16. Moliant i’r Seintiau
edited by Eurig Salisbury
In the absence of any context, very little can be said with certainty about this poem by Huw Cae Llwyd. In lines 19–24, the poet names Rhobert, a spiritual man praised for his ability to bendigo ‘bless’ who was active in his diocese and associated with St David. This man was surely Robert Tully (Rhobert Dwli), bishop of St David’s 1460–82.
Robert was born in Bristol (DWH ii 558). He studied theology at Oxford from 1451, becoming a bachelor and doctor of theology (Emden 1957–9: iii 1912; the information outlined below comes from this source unless noted otherwise). He was a monk at the Benedictine abbey of Gloucester before being appointed bishop of St David’s on 23 July 1460 (Jones 1910: 55), less than a month before the end of Henry VI’s first reign. He was prevented from entering his see at St David’s during the reign of Edward IV (he lived at Tre-fin and Tenby), and his Lancastrian sympathies came to the fore when he supported Henry VI’s disastrous second reign in 1470/1. He was in London when Edward IV regained the crown in April 1471 and was imprisoned in the Tower. Scofield (1923: ii 22) suggests that Tully found himself in hot water because he had assisted Jasper Tudor, who had played a prominent part in Henry VI’s brief readeption and had fled to Brittany from Tenby in May 1471 (as he had done before to Scotland in 1461). Tully was formally pardoned in September 1472, the last of a number of bishops who received the king’s pardon. By 1479 he was one of Edward’s commissioners in Wales (Griffiths 2014: 35). He facilitated building work at Gloucester and St David’s and (according to Williams 2002: 324) at Tenby. His links with Oxford seem to have continued, as he is noted as the Chancellor’s Commissary in 1469 and blessed the foundation-stone of Magdalen College in 1474. He died before 26 February 1482 (Jones 1910: 55), and Lewys Glyn Cothi composed an elegy in which he suggests that Tully had once been active in Orleans (GLGC poem 93 and p. 568). He was buried at St Mary’s church in Tenby. His heraldic bearings are detailed in DWH i 119, ii 558, iv 235.
Unfortunately, no records have survived from Tully’s period as bishop of St David’s, and later episcopal records mention him only twice. The first refers to his appointment of one Henry Matteston as keeper of the park at the bishop’s palace in Lamphey in 1477 (Roberts 1920: iii 3–4, 119). The second outlines a long-term dispute between the bishops of St David’s and the abbots of Talley concerning the appointment of the rector of Llanfihangel Pen-bryn in Ceredigion (ibid. 107–10). During Tully’s bishopric, one Syr Tomas ap Siancyn was appointed rector of the church by Abbot Dafydd of Talley, and the appointment was approved by the vicar general of St David’s, Morgan Wynter, in the bishop’s absence. Soon after, Tully unexpectedly called at the church for the first time on an official visit, with the intention of ousting the rector and appointing someone else in his place. He relented, however, when Syr Tomas petitioned him at Llwyndafydd.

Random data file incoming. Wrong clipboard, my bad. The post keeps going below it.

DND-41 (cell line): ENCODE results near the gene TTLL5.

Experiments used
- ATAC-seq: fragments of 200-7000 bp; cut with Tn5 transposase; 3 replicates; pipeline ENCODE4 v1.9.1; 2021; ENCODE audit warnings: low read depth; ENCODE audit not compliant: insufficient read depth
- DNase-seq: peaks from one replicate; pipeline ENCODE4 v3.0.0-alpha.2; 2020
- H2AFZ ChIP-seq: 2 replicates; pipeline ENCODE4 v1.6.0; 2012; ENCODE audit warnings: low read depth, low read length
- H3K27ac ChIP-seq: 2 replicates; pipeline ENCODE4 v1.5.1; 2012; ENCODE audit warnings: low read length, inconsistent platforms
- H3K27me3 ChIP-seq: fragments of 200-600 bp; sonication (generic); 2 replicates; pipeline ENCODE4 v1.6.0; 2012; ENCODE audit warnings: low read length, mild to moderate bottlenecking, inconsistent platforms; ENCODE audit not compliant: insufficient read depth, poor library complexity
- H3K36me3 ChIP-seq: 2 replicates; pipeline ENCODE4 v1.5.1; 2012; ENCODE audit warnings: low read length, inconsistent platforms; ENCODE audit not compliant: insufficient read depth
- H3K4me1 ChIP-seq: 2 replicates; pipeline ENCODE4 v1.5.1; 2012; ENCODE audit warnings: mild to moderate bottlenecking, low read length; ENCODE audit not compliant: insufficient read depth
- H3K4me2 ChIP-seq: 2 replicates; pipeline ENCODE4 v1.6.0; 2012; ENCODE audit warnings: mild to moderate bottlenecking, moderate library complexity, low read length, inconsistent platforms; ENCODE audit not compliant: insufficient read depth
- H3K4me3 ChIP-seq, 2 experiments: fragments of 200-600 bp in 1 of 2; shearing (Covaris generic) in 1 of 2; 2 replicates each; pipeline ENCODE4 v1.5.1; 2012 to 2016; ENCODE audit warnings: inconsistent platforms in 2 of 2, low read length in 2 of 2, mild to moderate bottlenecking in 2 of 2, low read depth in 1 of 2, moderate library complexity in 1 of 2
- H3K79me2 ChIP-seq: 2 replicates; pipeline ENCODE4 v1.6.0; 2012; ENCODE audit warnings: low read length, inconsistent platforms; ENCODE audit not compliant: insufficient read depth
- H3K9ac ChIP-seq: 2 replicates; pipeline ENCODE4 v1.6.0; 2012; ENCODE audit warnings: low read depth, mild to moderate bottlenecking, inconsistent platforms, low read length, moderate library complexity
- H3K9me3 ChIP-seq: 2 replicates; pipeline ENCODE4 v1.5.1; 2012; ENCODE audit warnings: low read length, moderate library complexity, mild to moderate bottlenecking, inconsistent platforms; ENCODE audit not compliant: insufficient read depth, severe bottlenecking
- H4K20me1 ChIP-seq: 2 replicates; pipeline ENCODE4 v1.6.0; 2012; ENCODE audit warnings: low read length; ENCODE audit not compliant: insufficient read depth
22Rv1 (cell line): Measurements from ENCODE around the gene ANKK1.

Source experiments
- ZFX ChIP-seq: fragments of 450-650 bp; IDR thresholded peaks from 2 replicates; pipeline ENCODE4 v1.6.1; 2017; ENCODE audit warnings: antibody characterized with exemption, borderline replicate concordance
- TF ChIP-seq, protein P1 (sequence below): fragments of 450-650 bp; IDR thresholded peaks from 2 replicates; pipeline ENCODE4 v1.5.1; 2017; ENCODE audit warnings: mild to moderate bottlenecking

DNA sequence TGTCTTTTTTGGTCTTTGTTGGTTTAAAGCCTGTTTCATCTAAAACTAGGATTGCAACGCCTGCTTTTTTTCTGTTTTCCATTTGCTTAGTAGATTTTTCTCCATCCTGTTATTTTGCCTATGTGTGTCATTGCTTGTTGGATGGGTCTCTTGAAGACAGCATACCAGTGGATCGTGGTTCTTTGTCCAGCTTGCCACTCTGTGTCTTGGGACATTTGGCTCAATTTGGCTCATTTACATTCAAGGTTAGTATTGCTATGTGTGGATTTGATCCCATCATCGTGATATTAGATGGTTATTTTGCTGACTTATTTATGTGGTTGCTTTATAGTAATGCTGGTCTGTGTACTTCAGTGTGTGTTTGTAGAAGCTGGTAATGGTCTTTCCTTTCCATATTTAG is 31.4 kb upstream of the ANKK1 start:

What is known of Tully throws little light on this poem. In lines 1–28, Huw Cae Llwyd refers to some significant change that happened after the people were released from rhwym sentes ‘the bond of a sentence’ (7), namely some judgement referred to as rhwym y seintwar hen ‘the bond of the ancient sanctuary’ (6). The fact that the lifting of the sentence resulted in spiritual salvation, together with the references to David in lines 19–22 and 39–42, suggest that St David’s was the seintwar ‘sanctuary’ and that the poet is referring to a sentence enforced by the bishopric, such as excommunication. Unfortunately, no such case is known from Tully’s time as bishop.
In lines 19–20, Huw Cae Llwyd says that David had given Tully a rhybudd ‘warning’. Was this some reproach for enforcing the sentes ‘sentence’, or simply instruction on how best to deal with it? If it was the former, the poem may have been composed following Henry VI’s failure to regain the crown in 1470/1. Tully may have expelled Yorkists from his diocese and then had a change of heart after being pardoned by Edward IV. If it is the latter, the poem may have been composed to celebrate the beginning of Tully’s bishopric after the turbulent reign of his predecessor, John de la Bere. Unfortunately, no episcopal records have survived from the time of de la Bere either (Roberts 1920: iii 3; on this somewhat infamous bishop, see Williams 1976: 307–8).
The rest of the poem is a combative exhortation to live a spiritual life. The poet refers to the legend of ‘Cyfranc Lludd a Llefelys’ to demonstrate the importance of banishing gwall o’n plith ‘deceit from our midst’ and using Dŵr swyn i gloi drysau’n gwlad ‘holy water to lock the doors of our land’ (29–36). David is praised again for his ability to drive away a llu du ‘black host’ and to place a llu gwyn oll ‘entirely white host’ in its place (37–42). The military imagery is continued as the poet names two of David’s [c]apteniaid ‘captains’, namely Cynog and Cynidr, two saints from Brycheiniog (43–8), which may suggest that the poem was composed on behalf of patrons from that area, which was part of the diocese of St David’s. Christ is then depicted as a just warrior, and the people are urged to wear Arfau Iesu ar feysydd ‘Jesus’s weapons on fields’ as well as [g]wisg Mair ‘Mary’s vestment’ to protect them from harm (49–60). The poem concludes by praising God for his adherence to his people, possibly in connection with St David’s, and by urging the people to praise God in return (61–6).
Sometime during Robert Tully’s time as bishop of St David’s, 1460–82.
HCLl poem XLIII.
Metre and cynghanedd
Cywydd, 66 lines. Cynghanedd: croes o gyswllt 12% (8 l.), croes 53% (35 l.), traws 21% (14 l.), sain 6% (4 l.), llusg 8% (5 l.). Note the significantly low number of cynganeddion sain.